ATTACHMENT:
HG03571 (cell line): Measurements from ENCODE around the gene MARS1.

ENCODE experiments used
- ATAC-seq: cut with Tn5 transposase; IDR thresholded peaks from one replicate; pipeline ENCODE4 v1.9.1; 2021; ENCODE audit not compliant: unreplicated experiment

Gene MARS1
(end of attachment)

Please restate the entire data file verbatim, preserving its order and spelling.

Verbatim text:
HG03571 (cell line): Measurements from ENCODE around the gene MARS1.

ENCODE experiments used
- ATAC-seq: cut with Tn5 transposase; IDR thresholded peaks from one replicate; pipeline ENCODE4 v1.9.1; 2021; ENCODE audit not compliant: unreplicated experiment

Gene MARS1